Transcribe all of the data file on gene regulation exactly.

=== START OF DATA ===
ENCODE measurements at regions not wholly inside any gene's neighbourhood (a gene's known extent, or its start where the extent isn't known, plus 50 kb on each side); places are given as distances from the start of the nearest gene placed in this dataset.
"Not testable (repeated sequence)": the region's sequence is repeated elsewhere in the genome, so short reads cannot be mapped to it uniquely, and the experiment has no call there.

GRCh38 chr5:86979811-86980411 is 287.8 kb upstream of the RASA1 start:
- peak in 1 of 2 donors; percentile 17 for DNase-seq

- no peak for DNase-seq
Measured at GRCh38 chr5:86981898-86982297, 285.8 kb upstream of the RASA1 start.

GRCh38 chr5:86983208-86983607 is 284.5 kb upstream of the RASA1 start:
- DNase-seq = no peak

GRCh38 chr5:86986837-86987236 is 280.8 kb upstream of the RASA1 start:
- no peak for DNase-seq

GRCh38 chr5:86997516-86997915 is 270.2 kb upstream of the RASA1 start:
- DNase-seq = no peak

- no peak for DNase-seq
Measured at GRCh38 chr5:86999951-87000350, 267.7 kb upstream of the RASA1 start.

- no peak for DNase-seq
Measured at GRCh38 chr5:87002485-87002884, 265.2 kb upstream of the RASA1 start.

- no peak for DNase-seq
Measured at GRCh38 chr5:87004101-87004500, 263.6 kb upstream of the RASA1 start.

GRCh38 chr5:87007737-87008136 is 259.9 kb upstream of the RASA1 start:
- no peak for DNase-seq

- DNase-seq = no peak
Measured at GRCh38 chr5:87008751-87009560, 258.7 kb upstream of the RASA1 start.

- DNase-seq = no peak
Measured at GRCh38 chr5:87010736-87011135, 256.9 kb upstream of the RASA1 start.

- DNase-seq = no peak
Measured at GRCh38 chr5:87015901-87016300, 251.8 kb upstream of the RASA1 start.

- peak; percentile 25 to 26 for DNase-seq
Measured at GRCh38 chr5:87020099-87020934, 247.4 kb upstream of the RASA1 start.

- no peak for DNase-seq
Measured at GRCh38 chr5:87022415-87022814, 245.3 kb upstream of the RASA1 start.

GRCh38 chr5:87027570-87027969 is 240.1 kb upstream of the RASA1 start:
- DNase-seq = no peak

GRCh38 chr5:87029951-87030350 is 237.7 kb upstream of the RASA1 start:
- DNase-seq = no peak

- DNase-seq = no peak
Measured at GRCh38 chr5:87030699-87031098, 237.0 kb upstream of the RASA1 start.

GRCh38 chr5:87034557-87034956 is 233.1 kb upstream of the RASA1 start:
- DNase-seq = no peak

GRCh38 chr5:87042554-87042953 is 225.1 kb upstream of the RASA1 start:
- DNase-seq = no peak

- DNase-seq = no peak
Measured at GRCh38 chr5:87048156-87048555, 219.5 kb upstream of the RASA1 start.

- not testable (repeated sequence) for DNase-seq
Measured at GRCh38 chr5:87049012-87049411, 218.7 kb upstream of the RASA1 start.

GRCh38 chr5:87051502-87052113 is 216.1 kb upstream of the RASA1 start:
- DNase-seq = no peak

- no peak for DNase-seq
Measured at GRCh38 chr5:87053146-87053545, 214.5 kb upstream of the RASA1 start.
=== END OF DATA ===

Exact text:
ENCODE measurements at regions not wholly inside any gene's neighbourhood (a gene's known extent, or its start where the extent isn't known, plus 50 kb on each side); places are given as distances from the start of the nearest gene placed in this dataset.
"Not testable (repeated sequence)": the region's sequence is repeated elsewhere in the genome, so short reads cannot be mapped to it uniquely, and the experiment has no call there.

GRCh38 chr5:86979811-86980411 is 287.8 kb upstream of the RASA1 start:
- peak in 1 of 2 donors; percentile 17 for DNase-seq

- no peak for DNase-seq
Measured at GRCh38 chr5:86981898-86982297, 285.8 kb upstream of the RASA1 start.

GRCh38 chr5:86983208-86983607 is 284.5 kb upstream of the RASA1 start:
- DNase-seq = no peak

GRCh38 chr5:86986837-86987236 is 280.8 kb upstream of the RASA1 start:
- no peak for DNase-seq

GRCh38 chr5:86997516-86997915 is 270.2 kb upstream of the RASA1 start:
- DNase-seq = no peak

- no peak for DNase-seq
Measured at GRCh38 chr5:86999951-87000350, 267.7 kb upstream of the RASA1 start.

- no peak for DNase-seq
Measured at GRCh38 chr5:87002485-87002884, 265.2 kb upstream of the RASA1 start.

- no peak for DNase-seq
Measured at GRCh38 chr5:87004101-87004500, 263.6 kb upstream of the RASA1 start.

GRCh38 chr5:87007737-87008136 is 259.9 kb upstream of the RASA1 start:
- no peak for DNase-seq

- DNase-seq = no peak
Measured at GRCh38 chr5:87008751-87009560, 258.7 kb upstream of the RASA1 start.

- DNase-seq = no peak
Measured at GRCh38 chr5:87010736-87011135, 256.9 kb upstream of the RASA1 start.

- DNase-seq = no peak
Measured at GRCh38 chr5:87015901-87016300, 251.8 kb upstream of the RASA1 start.

- peak; percentile 25 to 26 for DNase-seq
Measured at GRCh38 chr5:87020099-87020934, 247.4 kb upstream of the RASA1 start.

- no peak for DNase-seq
Measured at GRCh38 chr5:87022415-87022814, 245.3 kb upstream of the RASA1 start.

GRCh38 chr5:87027570-87027969 is 240.1 kb upstream of the RASA1 start:
- DNase-seq = no peak

GRCh38 chr5:87029951-87030350 is 237.7 kb upstream of the RASA1 start:
- DNase-seq = no peak

- DNase-seq = no peak
Measured at GRCh38 chr5:87030699-87031098, 237.0 kb upstream of the RASA1 start.

GRCh38 chr5:87034557-87034956 is 233.1 kb upstream of the RASA1 start:
- DNase-seq = no peak

GRCh38 chr5:87042554-87042953 is 225.1 kb upstream of the RASA1 start:
- DNase-seq = no peak

- DNase-seq = no peak
Measured at GRCh38 chr5:87048156-87048555, 219.5 kb upstream of the RASA1 start.

- not testable (repeated sequence) for DNase-seq
Measured at GRCh38 chr5:87049012-87049411, 218.7 kb upstream of the RASA1 start.

GRCh38 chr5:87051502-87052113 is 216.1 kb upstream of the RASA1 start:
- DNase-seq = no peak

- no peak for DNase-seq
Measured at GRCh38 chr5:87053146-87053545, 214.5 kb upstream of the RASA1 start.